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27 November 2013 12:59 pm ,
Vol. 342 ,
The new head of the National Center for Science Education promises to "fight the good fight" against attacks on...
Analyses of the H7N9 strains isolated from four new cases show that the virus is evolving rapidly, heightening anxiety...
In 2009, Jack Szostak shared a Nobel Prize for his part in discovering the role of telomeres, the end bits of...
Science has exposed a thriving academic black market in China involving shady agencies, corrupt scientists, and...
Paper-selling agencies flourish in the aura of reputable businesses. For some scientists, it may be difficult to tell...
Data collected by satellites and floating probes have chronicled a 2-decade rise in the temperature and thickness of a...
Cholesterol, the artery-clogging molecule that contributes to cardiovascular disease, has another nasty trick up its...
Until recently, the Defense Advanced Research Projects Agency (DARPA) kept its plans for its $70 million portion of the...
- 27 November 2013 12:59 pm , Vol. 342 , #6162
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ScienceShot: Evolution in a Jiffy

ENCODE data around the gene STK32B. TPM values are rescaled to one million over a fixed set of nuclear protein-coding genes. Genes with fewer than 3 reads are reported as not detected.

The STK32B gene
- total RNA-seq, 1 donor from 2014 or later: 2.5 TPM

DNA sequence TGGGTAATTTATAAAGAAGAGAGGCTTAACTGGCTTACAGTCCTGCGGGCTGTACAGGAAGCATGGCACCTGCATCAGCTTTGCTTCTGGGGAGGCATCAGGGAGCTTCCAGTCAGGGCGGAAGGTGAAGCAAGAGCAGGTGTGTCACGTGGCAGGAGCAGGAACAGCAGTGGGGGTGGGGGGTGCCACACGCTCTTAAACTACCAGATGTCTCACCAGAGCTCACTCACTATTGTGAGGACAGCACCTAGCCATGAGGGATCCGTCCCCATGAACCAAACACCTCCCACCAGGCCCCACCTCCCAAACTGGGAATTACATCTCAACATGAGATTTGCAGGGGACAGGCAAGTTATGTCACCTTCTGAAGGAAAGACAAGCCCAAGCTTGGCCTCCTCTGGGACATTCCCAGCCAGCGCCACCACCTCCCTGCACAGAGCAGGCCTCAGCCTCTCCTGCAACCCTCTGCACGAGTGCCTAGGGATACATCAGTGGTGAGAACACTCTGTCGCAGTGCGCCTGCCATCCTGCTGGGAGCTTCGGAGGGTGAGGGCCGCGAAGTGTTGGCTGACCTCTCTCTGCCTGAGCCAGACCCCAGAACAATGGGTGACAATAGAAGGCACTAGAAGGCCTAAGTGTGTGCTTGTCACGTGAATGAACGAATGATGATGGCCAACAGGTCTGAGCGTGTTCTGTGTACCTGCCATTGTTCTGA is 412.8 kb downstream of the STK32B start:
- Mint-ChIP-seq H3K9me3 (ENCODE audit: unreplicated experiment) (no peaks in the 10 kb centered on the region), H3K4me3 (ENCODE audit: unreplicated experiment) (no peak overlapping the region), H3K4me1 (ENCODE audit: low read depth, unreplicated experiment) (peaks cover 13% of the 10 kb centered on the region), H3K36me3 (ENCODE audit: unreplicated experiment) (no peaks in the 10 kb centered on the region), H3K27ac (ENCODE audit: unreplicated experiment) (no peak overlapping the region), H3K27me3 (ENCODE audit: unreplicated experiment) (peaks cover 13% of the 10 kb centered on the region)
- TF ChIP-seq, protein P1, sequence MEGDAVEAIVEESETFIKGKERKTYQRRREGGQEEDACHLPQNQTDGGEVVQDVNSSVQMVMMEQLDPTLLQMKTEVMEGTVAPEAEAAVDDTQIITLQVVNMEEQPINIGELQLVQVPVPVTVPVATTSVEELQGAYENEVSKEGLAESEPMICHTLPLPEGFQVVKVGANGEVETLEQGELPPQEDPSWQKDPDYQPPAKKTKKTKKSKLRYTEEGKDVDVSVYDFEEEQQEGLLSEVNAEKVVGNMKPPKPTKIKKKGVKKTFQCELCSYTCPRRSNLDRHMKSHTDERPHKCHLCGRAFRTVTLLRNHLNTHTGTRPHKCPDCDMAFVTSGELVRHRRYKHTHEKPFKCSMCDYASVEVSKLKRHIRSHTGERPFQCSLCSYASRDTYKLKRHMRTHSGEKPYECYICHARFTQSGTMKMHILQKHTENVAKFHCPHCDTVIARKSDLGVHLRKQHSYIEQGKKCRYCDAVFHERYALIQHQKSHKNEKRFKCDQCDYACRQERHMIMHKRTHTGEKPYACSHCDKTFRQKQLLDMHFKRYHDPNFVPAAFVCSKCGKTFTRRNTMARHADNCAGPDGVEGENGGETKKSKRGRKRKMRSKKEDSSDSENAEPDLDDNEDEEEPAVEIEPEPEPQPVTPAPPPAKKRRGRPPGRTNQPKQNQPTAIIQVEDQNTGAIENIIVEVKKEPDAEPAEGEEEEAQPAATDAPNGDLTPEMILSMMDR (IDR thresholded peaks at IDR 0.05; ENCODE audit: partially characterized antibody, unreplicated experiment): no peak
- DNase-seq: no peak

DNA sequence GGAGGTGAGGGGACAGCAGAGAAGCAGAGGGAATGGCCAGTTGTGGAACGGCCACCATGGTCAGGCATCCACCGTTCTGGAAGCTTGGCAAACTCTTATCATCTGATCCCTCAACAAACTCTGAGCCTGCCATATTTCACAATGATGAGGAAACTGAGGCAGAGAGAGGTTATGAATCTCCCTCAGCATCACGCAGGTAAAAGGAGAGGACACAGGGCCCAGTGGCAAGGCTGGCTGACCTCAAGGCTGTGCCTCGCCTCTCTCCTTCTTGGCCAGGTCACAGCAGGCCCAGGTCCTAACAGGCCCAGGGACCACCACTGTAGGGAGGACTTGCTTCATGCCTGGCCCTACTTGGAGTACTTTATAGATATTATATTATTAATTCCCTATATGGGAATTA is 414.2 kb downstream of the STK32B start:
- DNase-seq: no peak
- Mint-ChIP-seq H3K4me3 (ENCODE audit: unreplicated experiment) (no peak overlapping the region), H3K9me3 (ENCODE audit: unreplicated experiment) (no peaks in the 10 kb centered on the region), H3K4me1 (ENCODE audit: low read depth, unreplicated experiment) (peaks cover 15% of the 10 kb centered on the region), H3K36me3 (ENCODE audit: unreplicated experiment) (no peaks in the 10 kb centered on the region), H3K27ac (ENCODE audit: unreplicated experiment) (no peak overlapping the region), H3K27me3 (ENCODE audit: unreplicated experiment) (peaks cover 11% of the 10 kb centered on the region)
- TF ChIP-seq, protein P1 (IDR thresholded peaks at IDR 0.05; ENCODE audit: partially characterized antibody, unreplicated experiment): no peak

17 July 2012 7:01 pm
When a small group of sea star larvae got swept away from their parents off the coast of Australia thousands of years ago, they proved more resourceful than Tom Hanks in Cast Away. Rather than befriending a volleyball, the short-legged sea stars—called "cushion stars" for their plump shape—developed the ability to mate with themselves. Their evolution into live-bearing hermaphrodites is one of the fastest known examples of speciation among marine animals, say the authors of a study published online today in the Proceedings of the Royal Society B. To pinpoint when and where the sea stars broke away from their kin, the team analyzed DNA from the tissue of nearly 400 animals, half belonging to the ancestral species, Cryptasterina pentagona, and half to the new species, C. hystera. By analyzing the evolutionary relationships between the two species' DNA sequences, they were able to infer that C. hystera had broken away from the southern range of C. pentagona near the Great Barrier Reef at most 22,000 years ago. By about 6000 years ago, C. hystera had become a distinct species—lightning-quick adaptation, by evolutionary standards.
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